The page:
Stream: Coq devs & plugin devs

Topic: Unsigned vs signed integers


view this post on Zulip Thomas Letan (Dec 05 2019 at 16:10):

Is there any reason why the int type (primitive integers) is actually for unsigned integers?

view this post on Zulip Ana de Almeida Borges (Nov 17 2020 at 10:34):

I second this question. (See also https://github.com/coq/coq/issues/12109) Assuming there is no deep reason, is someone working on extending the Coq primitive integers to actual signed integers? And if there isn't, would there be interest in this?

My team wants to use primitive signed integers and we're probably going to come up with a way of doing it, more or less hacky. We would be glad to do it in a way that actually improves Coq for everyone.

view this post on Zulip Paolo Giarrusso (Nov 17 2020 at 11:52):

I'd also motion for fixing the name, beyond all other things. A bit disappointed nobody noticed (me included), especially since this was a recent addition.

view this post on Zulip Guillaume Melquiond (Nov 17 2020 at 12:35):

Fixing the name is pointless. This is modulo arithmetic. Whether the type is signed or not, the results will be absolutely identical for addition, subtraction, multiplication, and so on. The only operations that actually care about signedness are comparison and division. So, it would be much more productive to just add a signed comparison and a signed division.

view this post on Zulip Paolo Giarrusso (Nov 17 2020 at 13:00):

What about shift and sign-extension (conversion to Z)?

view this post on Zulip Cyril Cohen (Nov 17 2020 at 13:00):

Guillaume Melquiond said:

Fixing the name is pointless. This is modulo arithmetic. Whether the type is signed or not, the results will be absolutely identical for addition, subtraction, multiplication, and so on. The only operations that actually care about signedness are comparison and division. So, it would be much more productive to just add a signed comparison and a signed division.

This is not entirely true, the interpretation from and to Z would also differ.

view this post on Zulip Cyril Cohen (Nov 17 2020 at 13:00):

And the printing...

view this post on Zulip Cyril Cohen (Nov 17 2020 at 13:01):

Actually, it would be more accurate to say that only the addition, subtraction and multiplication are the same....

view this post on Zulip Cyril Cohen (Nov 17 2020 at 13:01):

(i.e. the ring structure)

view this post on Zulip Paolo Giarrusso (Nov 17 2020 at 13:02):

uh, https://coq.github.io/doc/v8.12/refman/changes.html#id420 claims that this was the UInt63 module?

view this post on Zulip Paolo Giarrusso (Nov 17 2020 at 13:03):

but https://coq.github.io/doc/v8.12/refman/language/core/primitive.html#primitive-integers suggests that Coq's Int maps to OCaml UInt.

view this post on Zulip Karl Palmskog (Nov 17 2020 at 13:06):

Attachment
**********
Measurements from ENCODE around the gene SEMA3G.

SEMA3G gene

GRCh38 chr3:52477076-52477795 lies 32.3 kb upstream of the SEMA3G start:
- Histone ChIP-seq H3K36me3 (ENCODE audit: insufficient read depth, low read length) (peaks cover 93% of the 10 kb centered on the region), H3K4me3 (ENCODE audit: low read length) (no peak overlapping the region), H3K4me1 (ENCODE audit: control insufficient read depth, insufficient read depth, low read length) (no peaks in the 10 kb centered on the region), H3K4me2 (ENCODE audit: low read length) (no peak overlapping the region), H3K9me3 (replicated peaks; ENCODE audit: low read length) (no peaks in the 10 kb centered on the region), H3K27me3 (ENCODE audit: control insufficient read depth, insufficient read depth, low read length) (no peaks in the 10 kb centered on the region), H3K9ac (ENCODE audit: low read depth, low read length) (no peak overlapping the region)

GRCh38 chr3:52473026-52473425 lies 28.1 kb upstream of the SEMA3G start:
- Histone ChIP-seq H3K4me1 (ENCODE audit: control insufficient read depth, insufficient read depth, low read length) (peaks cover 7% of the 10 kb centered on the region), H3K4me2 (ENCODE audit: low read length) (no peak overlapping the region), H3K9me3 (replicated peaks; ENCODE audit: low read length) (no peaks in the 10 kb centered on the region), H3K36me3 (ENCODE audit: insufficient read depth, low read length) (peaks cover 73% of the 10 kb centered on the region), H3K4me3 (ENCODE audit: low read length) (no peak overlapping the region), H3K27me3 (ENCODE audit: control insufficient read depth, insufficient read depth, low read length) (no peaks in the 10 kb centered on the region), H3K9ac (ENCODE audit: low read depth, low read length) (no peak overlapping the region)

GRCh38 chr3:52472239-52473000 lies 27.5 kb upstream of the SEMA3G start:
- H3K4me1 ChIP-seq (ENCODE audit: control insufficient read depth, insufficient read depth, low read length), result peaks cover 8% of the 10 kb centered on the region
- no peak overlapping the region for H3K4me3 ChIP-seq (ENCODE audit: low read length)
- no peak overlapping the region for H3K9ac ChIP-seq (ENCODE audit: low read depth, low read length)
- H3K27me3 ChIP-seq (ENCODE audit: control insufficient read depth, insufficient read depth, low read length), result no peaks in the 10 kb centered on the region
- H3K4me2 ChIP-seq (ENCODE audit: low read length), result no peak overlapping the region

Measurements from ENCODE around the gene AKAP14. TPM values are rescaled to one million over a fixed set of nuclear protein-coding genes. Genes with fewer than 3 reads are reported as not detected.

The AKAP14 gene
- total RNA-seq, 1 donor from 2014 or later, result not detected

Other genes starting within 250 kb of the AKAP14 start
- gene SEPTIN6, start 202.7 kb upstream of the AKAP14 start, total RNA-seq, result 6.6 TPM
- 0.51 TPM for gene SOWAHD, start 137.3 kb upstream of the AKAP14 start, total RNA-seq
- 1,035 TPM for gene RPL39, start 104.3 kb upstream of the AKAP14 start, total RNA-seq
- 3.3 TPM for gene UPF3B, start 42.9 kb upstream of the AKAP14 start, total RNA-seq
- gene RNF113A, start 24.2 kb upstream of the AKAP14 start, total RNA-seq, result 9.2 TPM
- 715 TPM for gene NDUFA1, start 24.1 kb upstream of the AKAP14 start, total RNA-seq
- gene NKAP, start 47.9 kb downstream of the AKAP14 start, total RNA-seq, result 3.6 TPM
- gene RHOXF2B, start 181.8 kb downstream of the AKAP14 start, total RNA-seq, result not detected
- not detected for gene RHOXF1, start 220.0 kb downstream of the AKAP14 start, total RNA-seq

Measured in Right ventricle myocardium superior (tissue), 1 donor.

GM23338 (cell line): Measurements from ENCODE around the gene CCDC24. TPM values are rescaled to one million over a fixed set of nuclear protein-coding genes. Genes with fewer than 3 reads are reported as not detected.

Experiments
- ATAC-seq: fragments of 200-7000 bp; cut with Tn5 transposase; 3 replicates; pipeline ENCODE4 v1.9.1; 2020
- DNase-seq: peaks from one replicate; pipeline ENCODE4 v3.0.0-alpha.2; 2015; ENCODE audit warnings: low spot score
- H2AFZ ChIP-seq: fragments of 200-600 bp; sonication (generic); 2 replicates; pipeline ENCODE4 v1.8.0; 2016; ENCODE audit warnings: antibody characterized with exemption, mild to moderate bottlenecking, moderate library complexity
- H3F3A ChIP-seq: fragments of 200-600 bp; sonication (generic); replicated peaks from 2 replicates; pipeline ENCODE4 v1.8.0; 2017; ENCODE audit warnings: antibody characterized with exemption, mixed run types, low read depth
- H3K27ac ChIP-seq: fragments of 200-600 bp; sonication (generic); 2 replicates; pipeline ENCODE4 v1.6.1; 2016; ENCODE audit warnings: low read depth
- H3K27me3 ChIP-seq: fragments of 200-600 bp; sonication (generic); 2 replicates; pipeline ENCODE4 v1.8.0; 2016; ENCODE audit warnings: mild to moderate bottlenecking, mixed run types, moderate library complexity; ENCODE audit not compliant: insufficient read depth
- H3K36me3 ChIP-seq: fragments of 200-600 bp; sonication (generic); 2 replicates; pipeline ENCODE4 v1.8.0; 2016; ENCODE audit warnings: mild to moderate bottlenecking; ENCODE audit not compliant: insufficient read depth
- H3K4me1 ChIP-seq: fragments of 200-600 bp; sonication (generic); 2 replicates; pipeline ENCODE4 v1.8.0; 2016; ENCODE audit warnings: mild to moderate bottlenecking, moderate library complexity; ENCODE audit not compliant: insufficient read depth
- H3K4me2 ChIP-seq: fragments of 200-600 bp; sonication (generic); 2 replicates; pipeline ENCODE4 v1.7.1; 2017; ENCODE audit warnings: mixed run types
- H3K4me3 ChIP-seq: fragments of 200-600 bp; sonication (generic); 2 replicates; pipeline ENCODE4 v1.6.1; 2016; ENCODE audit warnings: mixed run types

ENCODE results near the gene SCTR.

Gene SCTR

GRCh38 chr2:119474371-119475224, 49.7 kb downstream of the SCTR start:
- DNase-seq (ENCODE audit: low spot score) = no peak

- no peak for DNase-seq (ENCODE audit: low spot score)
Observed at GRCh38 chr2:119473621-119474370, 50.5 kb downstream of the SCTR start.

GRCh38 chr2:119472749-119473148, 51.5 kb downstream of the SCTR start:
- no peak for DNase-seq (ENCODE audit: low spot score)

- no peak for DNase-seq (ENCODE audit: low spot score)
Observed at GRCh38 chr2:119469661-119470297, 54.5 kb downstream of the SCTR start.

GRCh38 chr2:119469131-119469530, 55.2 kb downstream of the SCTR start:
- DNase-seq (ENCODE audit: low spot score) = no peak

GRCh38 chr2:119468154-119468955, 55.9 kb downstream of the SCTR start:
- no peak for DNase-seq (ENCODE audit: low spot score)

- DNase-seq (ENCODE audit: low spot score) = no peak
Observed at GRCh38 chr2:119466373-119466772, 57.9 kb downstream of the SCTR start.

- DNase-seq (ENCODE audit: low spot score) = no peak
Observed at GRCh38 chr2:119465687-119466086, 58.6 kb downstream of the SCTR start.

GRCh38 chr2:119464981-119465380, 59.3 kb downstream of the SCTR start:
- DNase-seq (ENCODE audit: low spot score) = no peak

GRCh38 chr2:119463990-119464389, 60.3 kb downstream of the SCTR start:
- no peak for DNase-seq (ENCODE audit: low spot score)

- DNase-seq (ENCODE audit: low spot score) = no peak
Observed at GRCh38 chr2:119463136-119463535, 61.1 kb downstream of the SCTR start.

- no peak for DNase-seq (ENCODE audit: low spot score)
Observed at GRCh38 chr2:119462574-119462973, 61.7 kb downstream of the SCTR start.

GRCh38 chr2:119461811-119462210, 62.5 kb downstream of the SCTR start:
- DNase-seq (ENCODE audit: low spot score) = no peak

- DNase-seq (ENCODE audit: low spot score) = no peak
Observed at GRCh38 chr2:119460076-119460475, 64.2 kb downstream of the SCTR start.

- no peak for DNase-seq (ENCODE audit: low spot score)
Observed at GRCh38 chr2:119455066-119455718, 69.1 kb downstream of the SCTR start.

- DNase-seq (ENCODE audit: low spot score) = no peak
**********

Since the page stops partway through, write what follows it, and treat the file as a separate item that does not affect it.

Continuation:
the UInt63 ref might be to this file: https://github.com/coq/coq/blob/master/kernel/uint63.mli

view this post on Zulip Guillaume Melquiond (Nov 17 2020 at 15:34):

Cyril Cohen said:

(i.e. the ring structure)

That is a rather restrictive view. There are also: clz (head0), ctz (tail0), and, or, xor, lsl, lsr, funnel shifter (addmuldiv), sqrt. But I agree that conversion to Z would be different (and thus printing too).

view this post on Zulip Ana de Almeida Borges (Nov 24 2020 at 12:28):

I think there are at least two options:

  1. Define signed comparison, division, etc by, for example, taking [0, max_int/2] as the positive numbers and ]max_int/2, max_int] as the negative numbers.
  2. Actually use the OCaml integers, instead of only OCaml's unsigned integers.

As far as I can tell, Option 1 is more high-level, possibly easier, but less efficient, while Option 2 would imply increasing the kernel, but it would then allow for efficient extraction to Ocaml's int, including int functions such as comparison.

Am I accurately describing reality? Which of these options would you prefer?

view this post on Zulip Guillaume Melquiond (Nov 24 2020 at 13:30):

I am not sure why you say that Option 1 is higher level. I would call it lower level, as it is much closer to the actual hardware. Most (if not all) processors do not have separate signed and unsigned registers. They do not have signed and unsigned additions. By the way, even for OCaml, the situation is not that clear cut. For example, the Int32 module provides both a signed division div and an unsigned one unsigned_div (and similarly for comparison).

view this post on Zulip Paolo Giarrusso (Nov 24 2020 at 16:29):

I think processors have at least distinct (1) shifts (2) number extensions — but that's not so important.

view this post on Zulip Paolo Giarrusso (Nov 24 2020 at 16:30):

the efficiency question is important

view this post on Zulip Paolo Giarrusso (Nov 24 2020 at 16:31):

@Guillaume Melquiond can one make primitive integers (and their axiom) match standard processors, and then do the remaining reasoning in Coq?

view this post on Zulip Paolo Giarrusso (Nov 24 2020 at 16:32):

for shared operations, instead of having 2 copies of the same axioms, maybe one could have only 1 copy (say, for addition), and some "adapters".

view this post on Zulip Paolo Giarrusso (Nov 24 2020 at 16:34):

so one axiom on "primitive addition" can imply theorems both about "Coq unsigned integers" (today) and "Coq signed integers".

view this post on Zulip Paolo Giarrusso (Nov 24 2020 at 16:35):

I realize this sounds like option 1, except this should not affect efficiency of the actual code.

view this post on Zulip Paolo Giarrusso (Nov 24 2020 at 16:37):

OTOH, @Guillaume Melquiond, signed and unsigned comparisons _are_ distinct operations even in assembly, IIUC (on x86 there's a single operation, but you test different flags for the signed and unsigned cases)


Last updated: Oct 21 2021 at 21:03 UTC